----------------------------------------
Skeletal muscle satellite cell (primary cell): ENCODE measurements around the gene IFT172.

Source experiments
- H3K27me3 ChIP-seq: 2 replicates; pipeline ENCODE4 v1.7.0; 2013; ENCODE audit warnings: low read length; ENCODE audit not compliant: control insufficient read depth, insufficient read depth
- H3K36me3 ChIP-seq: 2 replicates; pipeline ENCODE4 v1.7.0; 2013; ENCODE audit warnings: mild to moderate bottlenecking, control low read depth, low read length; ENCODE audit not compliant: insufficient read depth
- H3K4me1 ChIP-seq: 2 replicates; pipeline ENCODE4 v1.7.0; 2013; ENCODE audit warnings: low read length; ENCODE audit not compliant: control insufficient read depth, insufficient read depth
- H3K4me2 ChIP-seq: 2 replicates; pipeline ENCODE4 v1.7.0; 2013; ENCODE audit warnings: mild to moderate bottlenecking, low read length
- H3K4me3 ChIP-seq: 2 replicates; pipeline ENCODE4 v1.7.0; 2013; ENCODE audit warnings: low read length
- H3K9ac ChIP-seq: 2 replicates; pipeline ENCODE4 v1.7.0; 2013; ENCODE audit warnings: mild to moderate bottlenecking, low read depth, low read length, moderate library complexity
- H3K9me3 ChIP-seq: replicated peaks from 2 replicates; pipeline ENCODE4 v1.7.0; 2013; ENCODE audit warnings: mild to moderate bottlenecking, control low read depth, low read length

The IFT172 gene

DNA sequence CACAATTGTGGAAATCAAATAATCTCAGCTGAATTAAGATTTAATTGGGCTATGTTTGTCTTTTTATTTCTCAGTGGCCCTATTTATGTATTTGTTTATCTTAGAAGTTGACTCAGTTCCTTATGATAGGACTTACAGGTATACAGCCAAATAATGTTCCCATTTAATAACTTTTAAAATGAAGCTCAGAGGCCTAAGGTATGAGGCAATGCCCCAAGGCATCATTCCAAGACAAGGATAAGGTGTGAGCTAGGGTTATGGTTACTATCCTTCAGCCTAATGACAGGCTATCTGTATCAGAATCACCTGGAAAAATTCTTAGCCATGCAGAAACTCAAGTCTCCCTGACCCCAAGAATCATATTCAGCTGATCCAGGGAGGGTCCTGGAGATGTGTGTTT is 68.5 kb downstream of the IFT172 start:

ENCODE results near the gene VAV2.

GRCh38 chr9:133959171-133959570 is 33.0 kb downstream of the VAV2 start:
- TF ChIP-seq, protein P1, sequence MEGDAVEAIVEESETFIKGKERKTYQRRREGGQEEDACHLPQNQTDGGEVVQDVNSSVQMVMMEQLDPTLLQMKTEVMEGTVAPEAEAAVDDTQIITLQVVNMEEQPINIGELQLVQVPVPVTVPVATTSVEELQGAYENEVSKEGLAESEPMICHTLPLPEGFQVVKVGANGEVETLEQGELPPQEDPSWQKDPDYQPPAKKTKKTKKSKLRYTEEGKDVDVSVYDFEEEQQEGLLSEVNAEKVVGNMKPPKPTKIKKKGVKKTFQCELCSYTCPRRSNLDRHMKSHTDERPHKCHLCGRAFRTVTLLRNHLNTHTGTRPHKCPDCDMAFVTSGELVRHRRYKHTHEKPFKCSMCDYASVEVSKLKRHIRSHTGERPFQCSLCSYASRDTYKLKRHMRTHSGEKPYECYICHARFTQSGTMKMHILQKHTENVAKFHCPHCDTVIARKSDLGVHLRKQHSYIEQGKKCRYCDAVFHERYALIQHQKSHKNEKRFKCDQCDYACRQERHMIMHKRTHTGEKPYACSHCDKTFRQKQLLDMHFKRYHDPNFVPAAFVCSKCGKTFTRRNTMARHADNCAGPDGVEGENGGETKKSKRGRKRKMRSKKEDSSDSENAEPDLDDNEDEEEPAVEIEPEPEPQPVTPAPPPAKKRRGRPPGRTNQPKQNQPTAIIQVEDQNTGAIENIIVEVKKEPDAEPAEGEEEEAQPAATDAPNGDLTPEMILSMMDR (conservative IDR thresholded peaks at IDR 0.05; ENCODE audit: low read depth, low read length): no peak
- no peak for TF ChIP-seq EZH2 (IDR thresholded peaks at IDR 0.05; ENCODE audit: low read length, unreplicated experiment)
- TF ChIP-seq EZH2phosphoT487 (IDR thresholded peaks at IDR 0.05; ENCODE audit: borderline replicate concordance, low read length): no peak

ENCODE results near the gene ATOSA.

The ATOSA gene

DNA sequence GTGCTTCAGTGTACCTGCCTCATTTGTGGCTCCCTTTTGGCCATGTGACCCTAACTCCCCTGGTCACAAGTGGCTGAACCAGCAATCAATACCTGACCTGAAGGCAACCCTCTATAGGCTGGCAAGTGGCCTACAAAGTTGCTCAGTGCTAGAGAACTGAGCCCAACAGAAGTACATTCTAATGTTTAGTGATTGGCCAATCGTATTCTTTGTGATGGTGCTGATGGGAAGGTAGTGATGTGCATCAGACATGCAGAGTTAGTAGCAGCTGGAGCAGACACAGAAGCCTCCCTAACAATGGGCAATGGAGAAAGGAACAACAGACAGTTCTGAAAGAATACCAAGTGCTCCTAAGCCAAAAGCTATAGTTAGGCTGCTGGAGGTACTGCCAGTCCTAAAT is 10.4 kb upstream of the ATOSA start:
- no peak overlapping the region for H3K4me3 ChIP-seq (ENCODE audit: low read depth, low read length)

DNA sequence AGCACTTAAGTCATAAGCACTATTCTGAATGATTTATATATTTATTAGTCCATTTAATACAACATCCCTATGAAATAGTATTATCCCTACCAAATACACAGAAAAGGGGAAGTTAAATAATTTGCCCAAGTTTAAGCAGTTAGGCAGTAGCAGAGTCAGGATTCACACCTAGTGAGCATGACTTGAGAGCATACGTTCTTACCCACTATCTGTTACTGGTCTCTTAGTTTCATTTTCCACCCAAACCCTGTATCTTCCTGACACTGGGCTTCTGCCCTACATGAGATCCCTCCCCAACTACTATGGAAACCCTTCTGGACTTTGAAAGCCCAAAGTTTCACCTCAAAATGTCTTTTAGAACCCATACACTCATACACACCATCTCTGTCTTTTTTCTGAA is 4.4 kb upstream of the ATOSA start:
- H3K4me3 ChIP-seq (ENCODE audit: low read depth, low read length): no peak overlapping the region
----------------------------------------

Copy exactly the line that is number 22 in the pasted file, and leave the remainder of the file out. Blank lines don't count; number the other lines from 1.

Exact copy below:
- H3K4me3 ChIP-seq (ENCODE audit: low read depth, low read length): no peak overlapping the region